Last edited by esbo; 12-16-2008 at 08:47 PM.

  8. #8
    Fountain of knowledge.
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    Dunno if this is relevant, but maybe it is due to some sort of machine representation
    of numbers. I was curious why the the change/error took place at 13-14.
    Looks like maybe some problem going from base 10 to base 16 if you see what I mean.
    I think if you combine that with say 14 being 13.999 and the fact that you start from zero
    the the change takes place at 16? which is were 0F (hex) changes to 10 (hex).

    Of course I might be talking out of may ass

  9. #9
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    It might work differently for Dino because he's on a different system which represents floats differently and rounded 1.400000 * 10 to something slightly greater than 14 instead of slightly less than.

  10. #10
    and the Hat of Guessing tabstop's Avatar
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    Quote Originally Posted by esbo View Post
    Of course I might be talking out of may ass
    We take that for granted.

    But yes, the number is stored internally in binary, and 1/10 can not be represented exactly in binary. But hex is not involved in any way.

  11. #11
    Jack of many languages Dino's Avatar
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    Maybe MK27 has one of those "special edition" floating point chips from a few years back.
    Mac and Windows cross platform programmer. Ruby lover.

    Quote of the Day
    12/20: Mario F.:I never was, am not, and never will be, one to shut up in the face of something I think is fundamentally wrong.

    Amen brother!

  12. #12
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    Quote Originally Posted by tabstop View Post
    We take that for granted.

    But yes, the number is stored internally in binary, and 1/10 can not be represented exactly in binary. But hex is not involved in any way.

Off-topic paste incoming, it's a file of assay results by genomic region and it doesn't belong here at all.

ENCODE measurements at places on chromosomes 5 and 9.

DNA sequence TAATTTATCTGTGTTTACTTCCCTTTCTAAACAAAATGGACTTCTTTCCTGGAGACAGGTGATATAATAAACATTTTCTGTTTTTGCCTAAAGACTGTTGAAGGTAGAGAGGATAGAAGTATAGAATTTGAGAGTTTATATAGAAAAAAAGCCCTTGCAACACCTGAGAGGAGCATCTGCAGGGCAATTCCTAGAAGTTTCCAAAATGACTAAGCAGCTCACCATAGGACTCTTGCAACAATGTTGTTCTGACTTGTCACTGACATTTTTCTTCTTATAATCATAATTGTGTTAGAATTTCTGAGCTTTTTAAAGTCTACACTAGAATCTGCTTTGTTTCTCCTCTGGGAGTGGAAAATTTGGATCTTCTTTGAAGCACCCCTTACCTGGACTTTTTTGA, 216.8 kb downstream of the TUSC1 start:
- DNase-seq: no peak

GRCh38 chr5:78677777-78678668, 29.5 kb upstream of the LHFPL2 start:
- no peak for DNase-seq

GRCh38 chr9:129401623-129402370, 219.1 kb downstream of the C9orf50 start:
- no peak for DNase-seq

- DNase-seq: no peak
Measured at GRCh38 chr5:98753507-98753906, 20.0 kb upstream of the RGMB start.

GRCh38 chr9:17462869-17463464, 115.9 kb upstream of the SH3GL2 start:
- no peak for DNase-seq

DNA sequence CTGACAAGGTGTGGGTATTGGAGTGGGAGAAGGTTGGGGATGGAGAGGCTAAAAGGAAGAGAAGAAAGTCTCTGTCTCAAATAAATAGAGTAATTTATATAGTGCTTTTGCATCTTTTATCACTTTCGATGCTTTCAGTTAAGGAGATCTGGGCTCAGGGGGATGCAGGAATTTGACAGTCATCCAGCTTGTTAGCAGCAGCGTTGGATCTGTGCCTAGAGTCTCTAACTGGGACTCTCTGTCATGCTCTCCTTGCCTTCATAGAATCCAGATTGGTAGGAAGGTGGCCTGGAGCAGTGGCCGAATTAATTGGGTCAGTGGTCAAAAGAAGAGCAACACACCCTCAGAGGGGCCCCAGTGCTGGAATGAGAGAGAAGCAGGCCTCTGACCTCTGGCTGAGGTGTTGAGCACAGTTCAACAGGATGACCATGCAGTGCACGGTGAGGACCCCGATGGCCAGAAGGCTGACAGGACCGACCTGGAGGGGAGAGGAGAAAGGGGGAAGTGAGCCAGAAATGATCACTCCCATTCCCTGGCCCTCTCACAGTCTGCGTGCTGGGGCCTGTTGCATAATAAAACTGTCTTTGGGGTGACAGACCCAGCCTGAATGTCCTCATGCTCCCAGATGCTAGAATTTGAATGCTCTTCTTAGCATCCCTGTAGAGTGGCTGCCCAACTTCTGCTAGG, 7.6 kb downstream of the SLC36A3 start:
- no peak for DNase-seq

Well I am not to sure what is happening really, probably not what I suspected, the only
    person who knows is the one who wrote the compiler.

    Of course if you make all the variables global it works <cough>

  13. #13
    Technical Lead QuantumPete's Avatar
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    Quote Originally Posted by esbo View Post
    Well I am not to sure what is happening really, probably not what I suspected, the only
    person who knows is the one who wrote the compiler.
    Actually, it would be the committee that came up with the IEEE floating point standard. Floating point numbers are approximations, because decimal values cannot be accurately represented using binary. Thus 0.3 is actually .299999999999. If you then multiply that by 10 say (2.9999999999) and cast to an int, you get 2 (because int cast truncates), not 3, as you'd expect. This is a common occurrence in programs that mix floats and ints, which is why it's generally a good idea to avoid using floats or doubles whenever possible.
    There was an in-depth discussion of this a couple of months back, if you want to scour the archive.

    QuantumPete
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  14. #14
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    Quote Originally Posted by QuantumPete View Post
    Actually, it would be the committee that came up with the IEEE floating point standard. Floating point numbers are approximations, because decimal values cannot be accurately represented using binary. Thus 0.3 is actually .299999999999. If you then multiply that by 10 say (2.9999999999) and cast to an int, you get 2 (because int cast truncates), not 3, as you'd expect. This is a common occurrence in programs that mix floats and ints, which is why it's generally a good idea to avoid using floats or doubles whenever possible.
    There was an in-depth discussion of this a couple of months back, if you want to scour the archive.

    QuantumPete
    Well they might have wrote the standard, but I will bet you a pound to a penny they didn't
    write the compiler!!
    Anyway your explaintion does not explain the results for the program, does it?
    If so explain it in detail and how the error occurs whence it does.

  15. #15
    spurious conceit MK27's Avatar
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    Quote Originally Posted by esbo View Post
    Well they might have wrote the standard, but I will bet you a pound to a penny they didn't
    write the compiler!!
    Anyway your explaintion does not explain the results for the program, does it?
    If so explain it in detail and how the error occurs whence it does.
    I imagine the "error" is because the compiler is in strict compliance to the standard. How many more times do you want it explained?
    C programming resources:
    GNU C Function and Macro Index -- glibc reference manual
    The C Book -- nice online learner guide
    Current ISO draft standard
    CCAN -- new CPAN like open source library repository
    3 (different) GNU debugger tutorials: #1 -- #2 -- #3
    cpwiki -- our wiki on sourceforge